Court slams small designer for falsely accusing bikini maker Seafolly of ripping her off

An Australian bikini designer has lost her legal battle against swimwear giant Seafolly after a court found she falsely claimed the swimwear giant had stolen her designs.

Leah Madden, the designer of White Sands Swimwear, has to pay Seafolly $25,000 in damages after claiming on her Facebook page that it had stolen her designs.

Madden posted pictures on Facebook under the heading “The most sincere form of flattery?” containing photos of models wearing Seafolly bikinis alongside photographs of models wearing White Sands bikinis.

She then posted comments including “Seriously, almost an entire line-line ripoff of my Shipwrecked collection,” and emailed the Facebook page to a range of media organisations.

Seafolly immediately issued a press release describing Madden’s Facebook claims as “completely false and without foundation” and “made maliciously to injure Seafolly”.

The swimwear giant said many of the designs Madden claimed it had copied were released into the marketplace by Seafolly before White Sands released its bikinis.


“Seafolly also says that the other designs which Seafolly is alleged to have copied were substantially progressed in development prior to White Sands Swimwear releasing it relevant swimwear garments into the marketplace” the press release said.

The legal brawl then escalated when Madden counter-sued Seafolly for defamation on the basis it had claimed she wanted to maliciously injure the business however on Friday the Federal Court found Madden’s claims were misleading and deceptive.

Justice Tracey found Seafolly did not copy White Sands’ bikinis and the Seafolly bikinis were original designs created by employees of Seafolly and created without reference to the White Sands bikinis.

He found Madden should have investigated whether the bikinis were copied before making her claims.

“Before posting her views she failed to take a number of steps which would have elicited facts inconsistent with the notion that any copying of her garments had occurred,” Justice Tracey said.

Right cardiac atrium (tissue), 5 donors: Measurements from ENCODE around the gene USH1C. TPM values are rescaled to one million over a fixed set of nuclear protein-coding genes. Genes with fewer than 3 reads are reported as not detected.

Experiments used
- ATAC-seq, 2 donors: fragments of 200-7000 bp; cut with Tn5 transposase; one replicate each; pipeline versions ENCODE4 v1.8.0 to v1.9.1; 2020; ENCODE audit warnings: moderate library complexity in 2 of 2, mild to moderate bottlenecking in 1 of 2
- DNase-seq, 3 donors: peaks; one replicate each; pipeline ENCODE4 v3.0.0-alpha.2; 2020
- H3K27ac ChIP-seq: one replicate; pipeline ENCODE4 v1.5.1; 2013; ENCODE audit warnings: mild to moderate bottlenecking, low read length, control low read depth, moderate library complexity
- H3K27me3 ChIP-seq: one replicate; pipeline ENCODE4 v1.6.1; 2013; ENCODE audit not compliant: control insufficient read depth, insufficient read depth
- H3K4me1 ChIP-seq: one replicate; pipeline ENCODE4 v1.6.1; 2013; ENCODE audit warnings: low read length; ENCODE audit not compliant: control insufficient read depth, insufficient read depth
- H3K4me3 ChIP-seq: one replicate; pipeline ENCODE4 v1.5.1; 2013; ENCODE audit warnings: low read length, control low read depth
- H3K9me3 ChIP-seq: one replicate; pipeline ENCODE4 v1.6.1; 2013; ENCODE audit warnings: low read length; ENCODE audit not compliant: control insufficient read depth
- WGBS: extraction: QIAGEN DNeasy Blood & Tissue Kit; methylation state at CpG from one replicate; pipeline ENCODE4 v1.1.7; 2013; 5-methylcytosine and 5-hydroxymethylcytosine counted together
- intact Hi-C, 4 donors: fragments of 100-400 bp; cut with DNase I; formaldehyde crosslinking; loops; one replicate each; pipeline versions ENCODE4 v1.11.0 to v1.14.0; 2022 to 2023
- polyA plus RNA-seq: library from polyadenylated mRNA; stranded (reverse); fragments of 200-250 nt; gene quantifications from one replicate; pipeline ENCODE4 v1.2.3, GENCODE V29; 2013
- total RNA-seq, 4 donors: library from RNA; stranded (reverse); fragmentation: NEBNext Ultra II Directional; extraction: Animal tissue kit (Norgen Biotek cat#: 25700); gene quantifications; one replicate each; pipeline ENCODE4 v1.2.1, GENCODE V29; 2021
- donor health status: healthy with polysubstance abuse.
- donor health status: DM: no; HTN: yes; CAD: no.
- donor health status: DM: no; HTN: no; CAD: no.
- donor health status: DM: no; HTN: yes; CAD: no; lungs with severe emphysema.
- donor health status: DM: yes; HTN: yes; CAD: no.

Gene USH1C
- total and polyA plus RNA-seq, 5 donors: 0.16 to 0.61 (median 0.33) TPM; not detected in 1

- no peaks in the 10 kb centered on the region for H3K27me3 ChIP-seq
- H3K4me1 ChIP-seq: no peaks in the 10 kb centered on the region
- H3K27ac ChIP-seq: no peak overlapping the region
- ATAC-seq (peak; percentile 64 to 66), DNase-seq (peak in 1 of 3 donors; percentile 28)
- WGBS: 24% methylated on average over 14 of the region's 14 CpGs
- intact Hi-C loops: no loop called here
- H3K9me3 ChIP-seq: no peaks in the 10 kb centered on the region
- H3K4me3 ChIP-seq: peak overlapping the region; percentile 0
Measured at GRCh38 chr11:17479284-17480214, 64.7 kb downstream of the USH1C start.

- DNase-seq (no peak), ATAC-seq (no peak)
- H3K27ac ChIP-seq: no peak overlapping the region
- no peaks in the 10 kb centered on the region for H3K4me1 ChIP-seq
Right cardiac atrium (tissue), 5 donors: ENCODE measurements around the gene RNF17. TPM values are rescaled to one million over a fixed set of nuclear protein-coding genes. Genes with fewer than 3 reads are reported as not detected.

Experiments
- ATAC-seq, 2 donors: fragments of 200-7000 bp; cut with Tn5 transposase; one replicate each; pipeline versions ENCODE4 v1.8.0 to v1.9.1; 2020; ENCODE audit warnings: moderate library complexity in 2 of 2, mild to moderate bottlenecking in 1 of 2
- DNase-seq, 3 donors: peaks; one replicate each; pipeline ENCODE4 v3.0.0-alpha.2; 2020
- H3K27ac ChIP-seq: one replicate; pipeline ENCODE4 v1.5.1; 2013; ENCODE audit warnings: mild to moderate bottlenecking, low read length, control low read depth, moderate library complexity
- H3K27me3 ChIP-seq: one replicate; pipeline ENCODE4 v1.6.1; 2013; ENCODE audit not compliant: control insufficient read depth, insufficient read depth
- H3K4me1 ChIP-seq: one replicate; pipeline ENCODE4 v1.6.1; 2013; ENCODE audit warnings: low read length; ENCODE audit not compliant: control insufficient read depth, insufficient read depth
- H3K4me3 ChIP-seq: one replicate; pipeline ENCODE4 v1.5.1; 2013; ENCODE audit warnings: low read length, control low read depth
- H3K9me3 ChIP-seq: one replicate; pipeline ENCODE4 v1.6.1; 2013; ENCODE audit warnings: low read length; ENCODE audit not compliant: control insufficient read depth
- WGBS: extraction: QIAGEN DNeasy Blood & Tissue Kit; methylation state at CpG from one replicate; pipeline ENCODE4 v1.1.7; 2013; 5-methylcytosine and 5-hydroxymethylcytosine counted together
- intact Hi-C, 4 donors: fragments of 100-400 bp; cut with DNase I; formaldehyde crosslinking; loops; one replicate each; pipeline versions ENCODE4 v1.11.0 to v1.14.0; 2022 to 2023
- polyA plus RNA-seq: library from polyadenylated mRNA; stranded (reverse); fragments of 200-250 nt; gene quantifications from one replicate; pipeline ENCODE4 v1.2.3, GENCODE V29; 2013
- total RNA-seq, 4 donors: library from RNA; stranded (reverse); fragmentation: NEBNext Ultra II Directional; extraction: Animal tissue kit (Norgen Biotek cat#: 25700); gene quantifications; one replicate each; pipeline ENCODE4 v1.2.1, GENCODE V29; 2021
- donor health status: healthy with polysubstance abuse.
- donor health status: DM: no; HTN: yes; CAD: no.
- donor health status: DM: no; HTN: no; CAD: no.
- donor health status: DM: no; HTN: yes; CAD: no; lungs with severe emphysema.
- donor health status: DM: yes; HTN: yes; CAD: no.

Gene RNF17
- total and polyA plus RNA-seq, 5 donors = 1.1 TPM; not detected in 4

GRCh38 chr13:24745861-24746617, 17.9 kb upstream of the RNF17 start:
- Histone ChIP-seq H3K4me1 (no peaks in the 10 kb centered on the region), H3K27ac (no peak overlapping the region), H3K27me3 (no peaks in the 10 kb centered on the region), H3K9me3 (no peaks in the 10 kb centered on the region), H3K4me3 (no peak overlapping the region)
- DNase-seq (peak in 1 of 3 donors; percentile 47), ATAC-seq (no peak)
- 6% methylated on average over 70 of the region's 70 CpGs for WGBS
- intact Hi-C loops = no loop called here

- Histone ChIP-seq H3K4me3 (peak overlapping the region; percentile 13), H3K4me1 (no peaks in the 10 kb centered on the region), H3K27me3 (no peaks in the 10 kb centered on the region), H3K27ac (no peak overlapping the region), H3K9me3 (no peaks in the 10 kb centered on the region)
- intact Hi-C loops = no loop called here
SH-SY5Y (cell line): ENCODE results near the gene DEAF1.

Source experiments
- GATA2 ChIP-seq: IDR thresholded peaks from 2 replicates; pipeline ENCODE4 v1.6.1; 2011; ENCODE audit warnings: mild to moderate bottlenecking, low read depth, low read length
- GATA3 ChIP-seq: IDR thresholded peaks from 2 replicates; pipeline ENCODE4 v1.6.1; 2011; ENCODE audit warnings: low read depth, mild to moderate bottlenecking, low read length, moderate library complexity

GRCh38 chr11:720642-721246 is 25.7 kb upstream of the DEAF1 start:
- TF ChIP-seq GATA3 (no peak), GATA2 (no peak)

“She could, for example, have made enquiries of retailers to establish when the Seafolly garments were placed on the market.

“She could have attended a retail outlet and examined some, at least, of the Seafolly garments.”


Richard Hoad, partner at law firm Clayton Utz, told SmartCompany the Court was fairly critical of Madden’s conduct.

“It shows you the danger of making a posting on Facebook and making allegations in the heat of the moment when you have not done the research to back it up,” he says.

“People still treat emails and Facebook posting as a less serious communication forum than a statement you might make in a press release or a more public forum but it has the same legal effect.”

Hoad says it is difficult to establish that a design has been copied in the fashion industry with many cases failing.

“The scope for a bathing suit designer to differentiate themselves is fairly limited, there are only so many ways to design a one piece or two piece so it does make it difficult to prove a copyright case,” he says.

Hoad says following changes in the law a few years ago it is very difficult for companies such as Seafolly to sue someone like Madden on the basis of defamation.

“The legal changes prevent companies from suing from defamation in most cases, and the loss of the right to sue for defamation can be problematic,” Hoad says.

“In this case Seafolly had other rights to rely on, but in some cases it can mean your avenue for redress is a little more difficult than it used to be.”

SmartCompany contacted Madden, White Sands and Seafolly for comment but they did not respond prior to publication.


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